Finding a job, not matter how difficult and complicated it may be, is easier than finding the right job. The right job is one where you bring something to the table that your boss really wants, while at the same time you have room to grow, like your co-workers and believe in your organization’s mission. Both sides contribute to and benefit from the partnership.
You can’t find such a thing by scouring job boards and applying electronically. You can only find these opportunities through good, old-fashioned networking – face-to-face connections. With nonverbal communication sending more than half the message, you can see why it would be important to spend some time with people before committing 40 hours a week to them.
As someone who networks a lot with “the hire power,” meaning I have the power to hire others, I see a lot of bad networking habits. Primarily, I find new contact rarely follow up with me, never tell me exactly how I can help them, and talk so generally that they all seem interchangeable in my mind. So why would I remember them when I hear of opportunities, let alone, recommend them for the opportunity.
Here’s some networking lessons I recently shared with a group of newly minted college graduates who were beginning their job hunt:
1) DEVELOP CONTACTS, DON’T JUST PUT THEM IN YOUR ADDRESS BOOK – A lot of people complain that the contacts they get at various events don’t help. I found, however, that these people usually just gather cards and stick them in their address book. But they never follow up and develop these contacts. They are not really contacts until you actually contact them – more than once. Otherwise, they are merely someone you met once and sent a “it was great meeting you” email. Then when they finally do reach out, they basically say “Hi, I’m the same person, looking for the same opportunity as last time we spoke…just want to remind you I’m still here.” Instead, each contact should be an update with new info, such as, “Hi, since last we spoke about opportunities to write for a police procedural (TV show), I’ve done a few ride-alongs with police in LA and 4 suburbs. I would love for you to join Officer X and me for a drink. He has some great stories, and we can tell you about this one time…” If you have done something to make yourself more appealing to your contact, you will not have to remind them who you are – they will remember and you will be cocktail party fodder like, “This dude I met at a cocktail party a year ago took me to the bar where the cops hang out after they get off their shift. Beer’s only $2 and you wouldn’t believe this one story they told me.” Trust me, when that writing job on a cop show comes up, you’ll be the first person to come to mind.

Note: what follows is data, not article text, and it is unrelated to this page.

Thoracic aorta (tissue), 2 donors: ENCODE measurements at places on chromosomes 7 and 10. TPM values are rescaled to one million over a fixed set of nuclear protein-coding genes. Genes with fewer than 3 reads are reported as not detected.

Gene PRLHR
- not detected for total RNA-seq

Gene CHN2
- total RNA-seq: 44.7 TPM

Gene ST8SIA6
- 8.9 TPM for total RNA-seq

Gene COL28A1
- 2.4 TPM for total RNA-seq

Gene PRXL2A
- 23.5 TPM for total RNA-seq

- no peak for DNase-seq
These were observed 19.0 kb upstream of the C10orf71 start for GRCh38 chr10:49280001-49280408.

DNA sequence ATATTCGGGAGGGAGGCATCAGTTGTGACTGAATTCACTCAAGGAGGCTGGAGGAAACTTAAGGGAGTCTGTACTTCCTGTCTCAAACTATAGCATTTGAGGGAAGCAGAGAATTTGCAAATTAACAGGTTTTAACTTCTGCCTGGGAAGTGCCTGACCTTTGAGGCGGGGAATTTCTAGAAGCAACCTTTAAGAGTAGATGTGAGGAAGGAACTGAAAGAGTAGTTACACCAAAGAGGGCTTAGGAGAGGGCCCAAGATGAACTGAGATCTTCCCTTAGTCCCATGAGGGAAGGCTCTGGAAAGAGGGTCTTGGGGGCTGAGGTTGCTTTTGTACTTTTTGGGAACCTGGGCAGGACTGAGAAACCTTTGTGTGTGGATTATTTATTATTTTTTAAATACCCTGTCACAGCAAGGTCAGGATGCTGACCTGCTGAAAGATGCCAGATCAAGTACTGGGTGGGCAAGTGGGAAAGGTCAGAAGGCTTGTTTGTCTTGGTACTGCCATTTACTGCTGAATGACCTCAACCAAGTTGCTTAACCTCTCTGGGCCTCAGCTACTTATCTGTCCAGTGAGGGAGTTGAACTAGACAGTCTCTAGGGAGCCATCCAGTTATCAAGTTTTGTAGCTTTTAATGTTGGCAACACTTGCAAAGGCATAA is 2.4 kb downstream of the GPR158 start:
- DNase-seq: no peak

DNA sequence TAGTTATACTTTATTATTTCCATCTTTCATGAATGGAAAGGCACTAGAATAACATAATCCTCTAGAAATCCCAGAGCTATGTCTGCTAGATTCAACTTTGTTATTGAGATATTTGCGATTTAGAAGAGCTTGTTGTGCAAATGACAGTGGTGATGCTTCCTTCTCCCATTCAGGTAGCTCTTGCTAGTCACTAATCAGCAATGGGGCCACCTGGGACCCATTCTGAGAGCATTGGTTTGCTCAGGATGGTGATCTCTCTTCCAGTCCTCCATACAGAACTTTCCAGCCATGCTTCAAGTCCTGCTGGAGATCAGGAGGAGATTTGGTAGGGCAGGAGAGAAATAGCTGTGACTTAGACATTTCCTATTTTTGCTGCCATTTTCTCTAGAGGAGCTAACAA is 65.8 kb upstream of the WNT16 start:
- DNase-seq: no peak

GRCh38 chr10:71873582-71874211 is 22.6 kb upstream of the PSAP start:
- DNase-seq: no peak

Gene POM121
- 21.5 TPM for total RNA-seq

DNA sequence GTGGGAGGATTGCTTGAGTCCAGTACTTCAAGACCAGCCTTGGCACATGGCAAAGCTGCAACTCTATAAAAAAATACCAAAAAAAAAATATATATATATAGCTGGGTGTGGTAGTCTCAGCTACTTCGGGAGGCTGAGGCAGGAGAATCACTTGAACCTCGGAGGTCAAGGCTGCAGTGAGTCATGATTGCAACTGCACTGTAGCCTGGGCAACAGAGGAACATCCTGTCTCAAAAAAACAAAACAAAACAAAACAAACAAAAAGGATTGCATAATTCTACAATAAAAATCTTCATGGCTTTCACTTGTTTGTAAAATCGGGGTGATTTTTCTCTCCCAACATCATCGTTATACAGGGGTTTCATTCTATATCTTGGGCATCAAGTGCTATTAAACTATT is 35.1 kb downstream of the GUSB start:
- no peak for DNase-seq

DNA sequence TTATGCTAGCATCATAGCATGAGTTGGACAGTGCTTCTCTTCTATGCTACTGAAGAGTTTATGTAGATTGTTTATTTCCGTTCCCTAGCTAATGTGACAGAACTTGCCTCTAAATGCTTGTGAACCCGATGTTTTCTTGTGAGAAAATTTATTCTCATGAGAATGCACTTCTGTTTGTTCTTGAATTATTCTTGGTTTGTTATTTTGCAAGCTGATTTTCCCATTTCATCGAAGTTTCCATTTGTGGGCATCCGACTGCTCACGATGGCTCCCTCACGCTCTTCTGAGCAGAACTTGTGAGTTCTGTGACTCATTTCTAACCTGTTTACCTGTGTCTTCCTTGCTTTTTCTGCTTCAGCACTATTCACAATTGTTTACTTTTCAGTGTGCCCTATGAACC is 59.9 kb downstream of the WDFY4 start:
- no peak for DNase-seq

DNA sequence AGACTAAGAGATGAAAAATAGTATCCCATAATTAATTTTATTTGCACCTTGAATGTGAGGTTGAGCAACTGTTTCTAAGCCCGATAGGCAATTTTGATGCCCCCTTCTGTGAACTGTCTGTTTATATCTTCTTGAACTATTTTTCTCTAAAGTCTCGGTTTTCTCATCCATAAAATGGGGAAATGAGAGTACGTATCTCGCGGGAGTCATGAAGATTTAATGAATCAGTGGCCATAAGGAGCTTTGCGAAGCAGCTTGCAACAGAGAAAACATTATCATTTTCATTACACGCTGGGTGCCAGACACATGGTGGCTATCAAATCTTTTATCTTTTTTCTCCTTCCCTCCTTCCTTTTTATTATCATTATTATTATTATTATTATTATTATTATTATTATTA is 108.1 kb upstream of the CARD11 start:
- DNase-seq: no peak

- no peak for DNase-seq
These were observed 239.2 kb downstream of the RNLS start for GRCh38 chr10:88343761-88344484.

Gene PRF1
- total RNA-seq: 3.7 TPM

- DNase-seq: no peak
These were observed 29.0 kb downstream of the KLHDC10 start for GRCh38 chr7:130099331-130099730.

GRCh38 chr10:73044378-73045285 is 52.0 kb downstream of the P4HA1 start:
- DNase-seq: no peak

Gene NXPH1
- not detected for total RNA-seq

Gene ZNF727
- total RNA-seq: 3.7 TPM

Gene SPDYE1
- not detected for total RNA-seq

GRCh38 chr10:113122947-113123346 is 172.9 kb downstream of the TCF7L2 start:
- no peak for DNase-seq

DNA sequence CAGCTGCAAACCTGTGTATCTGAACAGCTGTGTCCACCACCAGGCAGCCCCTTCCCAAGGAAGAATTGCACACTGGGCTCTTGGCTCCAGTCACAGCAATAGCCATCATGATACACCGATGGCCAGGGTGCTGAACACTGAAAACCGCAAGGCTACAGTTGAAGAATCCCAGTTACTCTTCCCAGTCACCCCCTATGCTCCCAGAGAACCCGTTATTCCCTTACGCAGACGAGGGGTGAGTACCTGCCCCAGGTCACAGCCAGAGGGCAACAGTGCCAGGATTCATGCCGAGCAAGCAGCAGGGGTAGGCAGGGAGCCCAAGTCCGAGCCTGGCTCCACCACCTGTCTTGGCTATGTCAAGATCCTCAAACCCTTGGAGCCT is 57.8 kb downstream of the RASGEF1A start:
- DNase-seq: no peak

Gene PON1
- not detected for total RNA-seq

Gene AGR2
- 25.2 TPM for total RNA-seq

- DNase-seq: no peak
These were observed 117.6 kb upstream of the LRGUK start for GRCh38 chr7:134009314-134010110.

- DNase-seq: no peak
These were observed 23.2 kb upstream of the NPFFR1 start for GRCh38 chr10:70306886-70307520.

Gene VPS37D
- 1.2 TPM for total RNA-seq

Also, ask yourself what you’ve done to further the careers of others…and keep a list of those who have helped you. Maybe send a $5 Starbucks gift card out of the blue – or better yet on a date special to them like the anniversary of their first writing job. Show you listened to them, thank them for their help and give them an update…this works better when you have a cool update.
2) FOCUS, FOCUS, FOCUS – Common error from entry level to the C-Suite – trying to be all things to all people…aka “leaving my options open.” Do not say “I am a writer, but I will take an assistant spot” or “I like writing sketch comedy, but I’m open to sitcoms and dramas” or “I’ll do anything as long as I work in TV.” Do not make your contact work too hard to figure out how they can help you. And, again, do not be a commodity. Stay focused and help your contacts help you find that specific job opportunity.
3) EXPLAIN/APPLY UNCOMMON EXPERIENCE – What makes you different, makes you beautiful! (Ok, that was Backstreet Boys song, but it’s true.) If the person you are speaking with doesn’t think your experience counts, then you need to change the way you present it. Change the explanation with each person you meet until someone gets it, then keep saying it that way. I’ve worked in NYC, DC and briefly in LA before returning to Texas. At first, everyone acted as if I was bragging when I mentioned this, even though I meant to showcase my national contacts and unique experience. I finally realized that it doesn’t matter if I don’t think I was bragging, that is how it appeared. So I had to change how I presented that info. I know that understanding the landscape in these three cities is amazing and unusual and valuable when you live in the rest of the country. I started to present the info (after many, many failed attempts) as my being able to help Texas businesses navigate these three key cities. When I would find someone in one of the cities who would help a Texas business…boom…I’ve gone from bragging to delivering.
4) BE UNIQUE, NOT A COMMODITY – You want to go where you will stand out. Do not attend events where you stand next to your competition when you look for a job or a client. You can mingle with competitors when you are improving your skills, like writers talking about writing. However, when job hunting, go where the people who can help you get the job are. For example, if you write health-related products, attend conferences with doctors in a specialty you understand, so you can speak their language and show off your writing talents. If you are a consultant who is an expert in manufacturing efficiencies, attend manufacturing industry conferences on new technology, if you want to find clients with the interest and money to hire you to help them implement what they are learning at the conference.